Office 2010 arrives, heralding more than 100 new and improved features. The suite on the whole is compelling but, in typical Office fashion, has more software than any sane person could possibly need. It also boasts integration with Microsoft’s much-ballyhooed Web Apps, a potential Google Docs competitor that lets you create and edit documents using a free web-based interface.
The overall look and feel of Office 2010 is similar to Office 2007, so if you’ve become accustomed to the “ribbon” (Microsoft says its studies show it saves users lots of time and prevents mistakes from being made), you’ll have no trouble transitioning to Office 2010. In fact, the ribbon has now been extended to the entire Office lineup, and it can finally be customized, a long overdue feature.
Outlook is the most upgraded weapon in the Office arsenal. The biggest switch is the new Conversation View, and once you start using it you’ll wonder how you ever got on without it. Put simply, it lumps all replies to a message into a single item in the message list, eliminating the inbox full of “Re:” this and “Re:” that. If you need it, a twisty lets you see every message in the thread with a single click. Sick of it? Click the Ignore button and you’ll never see a reply to that thread again. It’s more intelligent and more capable than anything Gmail currently has.in-article
The little things Microsoft has done to Outlook are just as welcome, like a much richer to-do bar (the rightmost pane), better search and Quick Steps, which are basically e-mail management macros built into the app. The social networking built into Outlook is, for now, not even half-baked — it’s maybe quarter-baked — but it’s a sign of interesting things to come once the proper Facebook and MySpace hooks are rolled out. On the other hand, Outlook’s integrated spam filter is still not quite fully cooked. It’s hard to believe that after all these years Microsoft still can’t nail a decent spam filter. Our advice? Microsoft should simply give up and retire it at this point.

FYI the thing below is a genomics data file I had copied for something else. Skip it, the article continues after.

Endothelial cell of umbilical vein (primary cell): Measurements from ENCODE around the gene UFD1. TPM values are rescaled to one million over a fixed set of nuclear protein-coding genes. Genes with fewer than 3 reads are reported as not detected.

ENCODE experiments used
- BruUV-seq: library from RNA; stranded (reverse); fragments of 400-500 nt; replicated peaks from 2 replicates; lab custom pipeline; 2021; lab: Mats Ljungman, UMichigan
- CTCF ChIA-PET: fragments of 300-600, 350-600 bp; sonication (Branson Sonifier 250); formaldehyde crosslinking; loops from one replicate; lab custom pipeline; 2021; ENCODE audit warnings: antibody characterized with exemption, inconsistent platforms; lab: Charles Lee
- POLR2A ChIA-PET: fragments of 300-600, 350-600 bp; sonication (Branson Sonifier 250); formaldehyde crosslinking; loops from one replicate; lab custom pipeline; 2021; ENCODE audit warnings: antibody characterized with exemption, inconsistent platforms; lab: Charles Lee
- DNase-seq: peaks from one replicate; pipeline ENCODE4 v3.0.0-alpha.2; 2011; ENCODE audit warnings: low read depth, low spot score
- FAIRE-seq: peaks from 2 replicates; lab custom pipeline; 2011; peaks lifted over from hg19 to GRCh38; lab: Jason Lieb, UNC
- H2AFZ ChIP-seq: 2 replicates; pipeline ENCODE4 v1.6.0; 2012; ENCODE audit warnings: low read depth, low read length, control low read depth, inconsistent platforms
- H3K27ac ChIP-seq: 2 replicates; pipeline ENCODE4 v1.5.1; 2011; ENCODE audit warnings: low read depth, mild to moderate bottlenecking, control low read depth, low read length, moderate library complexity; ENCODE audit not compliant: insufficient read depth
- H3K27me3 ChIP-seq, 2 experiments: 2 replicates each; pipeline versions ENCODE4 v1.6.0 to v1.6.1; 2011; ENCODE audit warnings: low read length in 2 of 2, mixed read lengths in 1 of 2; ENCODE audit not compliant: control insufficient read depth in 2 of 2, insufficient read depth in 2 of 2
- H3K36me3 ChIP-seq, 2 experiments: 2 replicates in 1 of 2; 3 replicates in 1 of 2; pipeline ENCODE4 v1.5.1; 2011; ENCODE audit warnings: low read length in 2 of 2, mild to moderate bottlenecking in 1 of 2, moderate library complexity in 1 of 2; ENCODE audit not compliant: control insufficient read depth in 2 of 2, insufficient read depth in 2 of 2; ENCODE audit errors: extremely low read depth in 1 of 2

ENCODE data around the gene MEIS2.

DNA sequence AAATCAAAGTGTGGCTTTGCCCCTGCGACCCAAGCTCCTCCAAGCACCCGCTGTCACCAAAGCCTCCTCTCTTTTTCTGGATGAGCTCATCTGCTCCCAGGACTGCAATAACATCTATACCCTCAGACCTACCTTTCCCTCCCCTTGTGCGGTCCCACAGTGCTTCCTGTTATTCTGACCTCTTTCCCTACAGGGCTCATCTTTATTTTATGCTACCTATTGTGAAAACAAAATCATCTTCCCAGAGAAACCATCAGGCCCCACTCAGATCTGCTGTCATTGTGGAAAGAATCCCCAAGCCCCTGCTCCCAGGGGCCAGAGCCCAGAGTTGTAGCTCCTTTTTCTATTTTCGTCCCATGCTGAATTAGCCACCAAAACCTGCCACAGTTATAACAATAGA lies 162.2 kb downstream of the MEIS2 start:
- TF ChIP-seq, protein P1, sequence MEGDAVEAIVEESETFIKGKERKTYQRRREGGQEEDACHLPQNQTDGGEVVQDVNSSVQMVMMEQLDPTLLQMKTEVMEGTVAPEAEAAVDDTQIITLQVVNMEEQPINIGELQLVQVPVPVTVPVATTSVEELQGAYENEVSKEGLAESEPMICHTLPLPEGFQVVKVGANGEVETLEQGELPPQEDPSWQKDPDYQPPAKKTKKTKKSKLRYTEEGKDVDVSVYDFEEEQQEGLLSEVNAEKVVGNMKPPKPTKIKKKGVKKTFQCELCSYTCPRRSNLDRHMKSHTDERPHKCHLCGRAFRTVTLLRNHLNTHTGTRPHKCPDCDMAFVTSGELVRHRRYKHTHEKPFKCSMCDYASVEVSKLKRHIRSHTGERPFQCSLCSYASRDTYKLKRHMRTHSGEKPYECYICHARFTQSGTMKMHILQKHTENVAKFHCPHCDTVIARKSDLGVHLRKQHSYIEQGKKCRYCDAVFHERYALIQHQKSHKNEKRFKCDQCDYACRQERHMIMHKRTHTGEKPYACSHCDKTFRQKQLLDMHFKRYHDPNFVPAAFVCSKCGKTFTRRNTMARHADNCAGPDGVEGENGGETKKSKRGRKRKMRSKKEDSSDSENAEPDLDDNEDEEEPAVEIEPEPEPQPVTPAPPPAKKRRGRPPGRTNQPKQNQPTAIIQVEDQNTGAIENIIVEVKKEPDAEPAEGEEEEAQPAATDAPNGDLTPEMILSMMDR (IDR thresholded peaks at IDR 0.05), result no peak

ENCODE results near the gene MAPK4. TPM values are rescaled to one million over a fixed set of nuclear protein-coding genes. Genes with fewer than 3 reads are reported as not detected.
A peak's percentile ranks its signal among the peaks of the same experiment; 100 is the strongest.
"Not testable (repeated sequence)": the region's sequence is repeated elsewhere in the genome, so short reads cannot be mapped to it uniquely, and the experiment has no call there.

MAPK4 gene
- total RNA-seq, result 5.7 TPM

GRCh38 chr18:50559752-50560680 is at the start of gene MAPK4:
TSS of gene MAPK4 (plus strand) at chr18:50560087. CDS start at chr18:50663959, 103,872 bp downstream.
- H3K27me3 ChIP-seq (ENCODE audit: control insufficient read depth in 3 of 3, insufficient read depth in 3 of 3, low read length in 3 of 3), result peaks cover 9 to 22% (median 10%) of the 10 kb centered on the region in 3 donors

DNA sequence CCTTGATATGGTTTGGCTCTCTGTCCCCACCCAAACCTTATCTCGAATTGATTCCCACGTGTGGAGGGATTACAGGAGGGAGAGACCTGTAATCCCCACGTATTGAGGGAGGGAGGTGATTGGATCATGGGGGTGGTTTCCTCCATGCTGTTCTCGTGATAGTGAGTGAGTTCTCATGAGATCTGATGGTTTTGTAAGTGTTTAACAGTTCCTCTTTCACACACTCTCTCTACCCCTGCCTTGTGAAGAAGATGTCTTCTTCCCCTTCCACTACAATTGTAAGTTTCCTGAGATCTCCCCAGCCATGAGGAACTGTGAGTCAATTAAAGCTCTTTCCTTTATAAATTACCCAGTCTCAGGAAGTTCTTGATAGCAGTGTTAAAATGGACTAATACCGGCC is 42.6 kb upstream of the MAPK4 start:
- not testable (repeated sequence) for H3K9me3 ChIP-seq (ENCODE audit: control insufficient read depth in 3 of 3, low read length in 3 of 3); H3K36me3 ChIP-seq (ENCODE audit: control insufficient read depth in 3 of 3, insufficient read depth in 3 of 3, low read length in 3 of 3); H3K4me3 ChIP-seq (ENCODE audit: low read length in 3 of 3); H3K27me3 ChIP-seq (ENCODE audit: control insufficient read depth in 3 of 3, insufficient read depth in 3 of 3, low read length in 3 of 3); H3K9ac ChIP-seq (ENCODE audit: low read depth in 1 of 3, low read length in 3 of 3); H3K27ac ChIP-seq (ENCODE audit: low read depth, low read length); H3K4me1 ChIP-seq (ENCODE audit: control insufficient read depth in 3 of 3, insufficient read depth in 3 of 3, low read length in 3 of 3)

This edition has substantial PowerPoint upgrades, most visibly with an integrated but rudimentary video-editing system right in the app. Dropping a movie into a slide show is now easy, and while you can’t do complicated edits like dubbing in multiple audio tracks or crossfading from one film to another, it’s probably good enough for the average PowerPoint user. Basic image editing — also inline with your document — is baked into the whole Office suite, too, and it’s powerful enough for the way most users will need to work with it.
Microsoft perhaps overreaches with its attempt to outdo third-party conferencing tools like WebEx. You can now take PowerPoint to the web with a feature that lets you turn presentations into web-viewable slide shows using any browser. It works as advertised, but only if you save your file to a Windows Live folder and the people you want to share with all have Windows Live logins — a real obstacle. Performance is lackluster as well.